Music review: Bob Fox

Absent friends, vanished communities and the legions of war dead were invoked in Bob Fox's fine Edinburgh Folk Club set. Those of us of a certain age can remember the Tyneside singer's high-spirited sets at the club in the mid-Seventies with Tom McConville: since then Fox has become regarded as one of the finest voices on the English folk scene, recently gaining wider audiences through his role as the Song Man in the National Theatre's acclaimed stage production of War Horse.

Geordie singer and guitarist extraordinaire Bob Fox.

Summerhall, Edinburgh ****

Fox’s strong, seasoned voice and accomplished guitar-picking propelled his habitual opener, Ewan MacColl’s Song of the Iron Road, continuing with numbers from his Pitmen Poets collaborative project, including Jez Lowe’s eponymous tribute to the coal face bards and songsmiths who passed down knowledge of their way of life to present generations.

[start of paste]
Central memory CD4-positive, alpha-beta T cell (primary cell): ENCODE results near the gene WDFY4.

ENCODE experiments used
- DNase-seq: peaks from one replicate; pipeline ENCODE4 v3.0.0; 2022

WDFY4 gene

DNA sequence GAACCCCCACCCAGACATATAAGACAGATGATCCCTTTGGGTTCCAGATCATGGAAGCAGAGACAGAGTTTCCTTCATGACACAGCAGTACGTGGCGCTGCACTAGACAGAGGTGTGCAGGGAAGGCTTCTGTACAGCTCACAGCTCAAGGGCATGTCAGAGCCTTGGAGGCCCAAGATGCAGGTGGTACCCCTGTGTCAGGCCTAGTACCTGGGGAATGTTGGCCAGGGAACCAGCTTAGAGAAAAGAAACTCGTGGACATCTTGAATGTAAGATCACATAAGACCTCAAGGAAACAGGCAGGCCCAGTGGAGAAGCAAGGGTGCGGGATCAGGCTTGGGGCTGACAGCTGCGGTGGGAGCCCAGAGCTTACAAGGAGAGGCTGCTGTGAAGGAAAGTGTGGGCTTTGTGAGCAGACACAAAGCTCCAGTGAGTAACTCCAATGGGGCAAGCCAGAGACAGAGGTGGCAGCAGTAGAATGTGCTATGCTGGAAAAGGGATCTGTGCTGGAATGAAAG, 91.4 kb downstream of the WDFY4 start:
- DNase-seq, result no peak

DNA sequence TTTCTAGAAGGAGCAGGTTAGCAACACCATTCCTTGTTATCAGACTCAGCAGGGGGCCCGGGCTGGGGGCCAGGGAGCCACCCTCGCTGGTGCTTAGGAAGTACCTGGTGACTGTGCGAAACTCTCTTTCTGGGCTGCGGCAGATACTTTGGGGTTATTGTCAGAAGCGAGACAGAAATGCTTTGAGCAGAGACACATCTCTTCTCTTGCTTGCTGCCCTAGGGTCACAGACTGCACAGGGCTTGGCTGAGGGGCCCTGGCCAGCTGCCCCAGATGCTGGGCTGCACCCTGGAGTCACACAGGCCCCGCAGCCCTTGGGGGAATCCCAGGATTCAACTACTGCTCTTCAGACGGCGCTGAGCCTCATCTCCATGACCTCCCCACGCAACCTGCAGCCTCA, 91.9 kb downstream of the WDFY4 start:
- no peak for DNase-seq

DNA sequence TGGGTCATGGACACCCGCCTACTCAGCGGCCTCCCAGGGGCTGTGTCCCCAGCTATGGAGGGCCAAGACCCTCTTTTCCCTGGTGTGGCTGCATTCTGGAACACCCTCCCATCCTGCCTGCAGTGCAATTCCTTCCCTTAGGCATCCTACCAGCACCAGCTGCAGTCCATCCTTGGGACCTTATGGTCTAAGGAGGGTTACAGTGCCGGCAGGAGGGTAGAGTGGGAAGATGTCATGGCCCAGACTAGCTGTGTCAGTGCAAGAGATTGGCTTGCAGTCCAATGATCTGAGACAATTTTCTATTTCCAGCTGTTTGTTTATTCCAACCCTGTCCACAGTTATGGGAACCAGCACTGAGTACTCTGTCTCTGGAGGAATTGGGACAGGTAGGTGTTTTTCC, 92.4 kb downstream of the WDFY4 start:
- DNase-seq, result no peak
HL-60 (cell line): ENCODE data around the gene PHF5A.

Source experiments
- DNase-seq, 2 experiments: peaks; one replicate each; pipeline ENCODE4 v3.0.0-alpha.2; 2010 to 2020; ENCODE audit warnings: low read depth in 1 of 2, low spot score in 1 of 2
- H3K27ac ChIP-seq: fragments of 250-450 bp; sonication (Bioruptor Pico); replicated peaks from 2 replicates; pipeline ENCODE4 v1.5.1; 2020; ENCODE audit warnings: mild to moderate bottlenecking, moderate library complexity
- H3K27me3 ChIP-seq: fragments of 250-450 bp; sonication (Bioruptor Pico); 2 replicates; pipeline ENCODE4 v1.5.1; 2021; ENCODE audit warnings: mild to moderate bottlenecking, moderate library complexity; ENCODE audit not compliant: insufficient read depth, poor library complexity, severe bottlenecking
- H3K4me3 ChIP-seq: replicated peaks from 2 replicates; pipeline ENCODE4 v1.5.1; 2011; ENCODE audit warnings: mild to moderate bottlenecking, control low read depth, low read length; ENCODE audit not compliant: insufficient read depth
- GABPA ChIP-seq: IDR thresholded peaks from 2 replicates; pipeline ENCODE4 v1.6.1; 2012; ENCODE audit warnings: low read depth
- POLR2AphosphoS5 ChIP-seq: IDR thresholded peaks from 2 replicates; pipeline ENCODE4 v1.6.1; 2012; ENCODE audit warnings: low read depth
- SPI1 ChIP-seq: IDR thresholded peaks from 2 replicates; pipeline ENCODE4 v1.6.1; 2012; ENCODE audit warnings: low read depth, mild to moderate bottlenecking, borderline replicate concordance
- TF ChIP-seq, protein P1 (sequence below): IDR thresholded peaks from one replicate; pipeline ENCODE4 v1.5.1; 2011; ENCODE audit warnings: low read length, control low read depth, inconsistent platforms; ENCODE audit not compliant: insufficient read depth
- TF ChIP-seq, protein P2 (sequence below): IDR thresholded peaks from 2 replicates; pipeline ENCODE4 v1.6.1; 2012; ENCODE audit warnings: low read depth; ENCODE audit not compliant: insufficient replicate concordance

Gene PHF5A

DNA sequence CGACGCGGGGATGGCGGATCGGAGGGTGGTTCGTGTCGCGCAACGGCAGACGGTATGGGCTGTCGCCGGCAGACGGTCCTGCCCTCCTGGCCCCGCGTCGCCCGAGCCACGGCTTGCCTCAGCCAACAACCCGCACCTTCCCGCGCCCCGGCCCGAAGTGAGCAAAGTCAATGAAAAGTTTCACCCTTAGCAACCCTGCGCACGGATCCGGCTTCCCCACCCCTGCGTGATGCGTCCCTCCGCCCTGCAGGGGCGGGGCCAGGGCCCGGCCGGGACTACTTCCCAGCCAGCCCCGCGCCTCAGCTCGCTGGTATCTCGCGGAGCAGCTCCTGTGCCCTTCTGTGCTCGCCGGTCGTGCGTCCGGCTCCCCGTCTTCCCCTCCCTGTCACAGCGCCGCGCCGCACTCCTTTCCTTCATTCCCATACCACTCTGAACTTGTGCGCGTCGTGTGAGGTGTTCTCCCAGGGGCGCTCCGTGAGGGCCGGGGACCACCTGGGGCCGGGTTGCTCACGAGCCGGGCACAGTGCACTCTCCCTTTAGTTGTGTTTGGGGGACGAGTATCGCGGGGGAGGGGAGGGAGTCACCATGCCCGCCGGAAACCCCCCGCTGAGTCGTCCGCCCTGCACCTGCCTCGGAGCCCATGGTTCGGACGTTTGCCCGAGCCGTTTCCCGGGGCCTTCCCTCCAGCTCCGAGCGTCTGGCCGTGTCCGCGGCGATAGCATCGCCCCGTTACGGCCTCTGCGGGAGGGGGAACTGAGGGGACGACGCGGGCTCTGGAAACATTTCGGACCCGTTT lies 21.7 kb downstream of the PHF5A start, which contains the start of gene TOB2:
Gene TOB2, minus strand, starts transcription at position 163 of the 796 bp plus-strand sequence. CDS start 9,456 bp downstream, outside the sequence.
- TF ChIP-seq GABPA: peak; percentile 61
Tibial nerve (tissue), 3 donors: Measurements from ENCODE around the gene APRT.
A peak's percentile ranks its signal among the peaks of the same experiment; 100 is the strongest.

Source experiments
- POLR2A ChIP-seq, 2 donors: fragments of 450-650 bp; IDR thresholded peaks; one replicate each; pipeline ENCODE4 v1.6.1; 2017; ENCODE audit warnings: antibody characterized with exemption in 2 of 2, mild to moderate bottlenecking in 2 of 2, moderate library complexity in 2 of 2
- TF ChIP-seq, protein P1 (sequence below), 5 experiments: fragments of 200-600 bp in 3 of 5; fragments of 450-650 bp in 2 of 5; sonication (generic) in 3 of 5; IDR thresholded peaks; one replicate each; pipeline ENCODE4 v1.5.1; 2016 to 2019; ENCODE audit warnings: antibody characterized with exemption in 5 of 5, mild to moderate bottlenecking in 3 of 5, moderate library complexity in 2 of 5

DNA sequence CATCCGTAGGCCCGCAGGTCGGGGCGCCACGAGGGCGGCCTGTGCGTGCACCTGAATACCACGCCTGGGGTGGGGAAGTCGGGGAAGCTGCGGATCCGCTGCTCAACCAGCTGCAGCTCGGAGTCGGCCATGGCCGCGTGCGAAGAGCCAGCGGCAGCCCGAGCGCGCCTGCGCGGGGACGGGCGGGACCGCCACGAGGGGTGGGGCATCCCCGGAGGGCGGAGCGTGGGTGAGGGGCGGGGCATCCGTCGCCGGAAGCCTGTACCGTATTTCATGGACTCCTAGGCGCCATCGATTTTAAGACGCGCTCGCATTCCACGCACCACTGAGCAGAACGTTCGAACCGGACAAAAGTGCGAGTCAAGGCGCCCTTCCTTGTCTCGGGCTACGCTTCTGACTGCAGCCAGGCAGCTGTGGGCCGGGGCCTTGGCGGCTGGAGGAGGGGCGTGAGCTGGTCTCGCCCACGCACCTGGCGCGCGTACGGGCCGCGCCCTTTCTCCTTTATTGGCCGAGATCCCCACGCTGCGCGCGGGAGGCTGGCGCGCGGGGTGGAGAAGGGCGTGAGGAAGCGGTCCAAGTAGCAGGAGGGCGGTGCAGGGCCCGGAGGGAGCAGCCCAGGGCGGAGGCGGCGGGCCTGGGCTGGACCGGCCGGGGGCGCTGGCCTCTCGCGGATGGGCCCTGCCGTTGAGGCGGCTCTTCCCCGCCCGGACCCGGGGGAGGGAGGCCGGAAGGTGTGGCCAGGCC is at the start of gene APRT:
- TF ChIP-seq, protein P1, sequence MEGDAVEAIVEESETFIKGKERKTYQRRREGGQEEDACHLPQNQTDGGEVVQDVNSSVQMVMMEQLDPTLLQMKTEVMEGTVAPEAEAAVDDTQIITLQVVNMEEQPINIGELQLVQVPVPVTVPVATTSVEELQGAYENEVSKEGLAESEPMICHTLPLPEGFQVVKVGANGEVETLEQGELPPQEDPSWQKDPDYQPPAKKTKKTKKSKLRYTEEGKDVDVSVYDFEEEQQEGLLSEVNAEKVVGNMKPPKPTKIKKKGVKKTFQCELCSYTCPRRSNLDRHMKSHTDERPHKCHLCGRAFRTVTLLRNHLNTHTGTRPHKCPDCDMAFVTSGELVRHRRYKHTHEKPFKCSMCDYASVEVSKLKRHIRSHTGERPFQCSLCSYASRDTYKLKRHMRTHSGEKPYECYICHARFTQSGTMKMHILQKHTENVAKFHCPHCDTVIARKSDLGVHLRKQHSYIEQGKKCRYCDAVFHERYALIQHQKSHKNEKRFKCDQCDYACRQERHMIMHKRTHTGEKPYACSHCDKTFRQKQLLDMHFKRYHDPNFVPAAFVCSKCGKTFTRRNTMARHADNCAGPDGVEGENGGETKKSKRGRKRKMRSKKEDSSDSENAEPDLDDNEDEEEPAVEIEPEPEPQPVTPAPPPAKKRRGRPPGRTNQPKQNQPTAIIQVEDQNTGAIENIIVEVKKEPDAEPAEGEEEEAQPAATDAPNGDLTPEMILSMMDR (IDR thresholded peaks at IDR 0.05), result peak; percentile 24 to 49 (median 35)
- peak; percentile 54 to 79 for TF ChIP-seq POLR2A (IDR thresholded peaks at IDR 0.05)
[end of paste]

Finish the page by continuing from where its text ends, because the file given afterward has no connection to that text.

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From the Tyneside tradition, The Bonny Gateshead Lass was nicely spliced with the Irish jig Gander in the Pratie Hole, a tune which Fox learned from the recently and sadly departed Vin Garbutt, and gave an affectionately true-sounding rendition of a Garbutt standard, Man of the Earth. The late Andy M Stuart received a similar salute, with a rollicking rendition of his Ramblin’ Rover.

For War Horse, Fox had pulled off the considerable feat of learning the button accordion in six weeks and, accordingly, donned the box during a clutch of songs from the show, including Learning to Plough, later returning for John Tams’s eloquent anthem of remembrance, Only Remembered.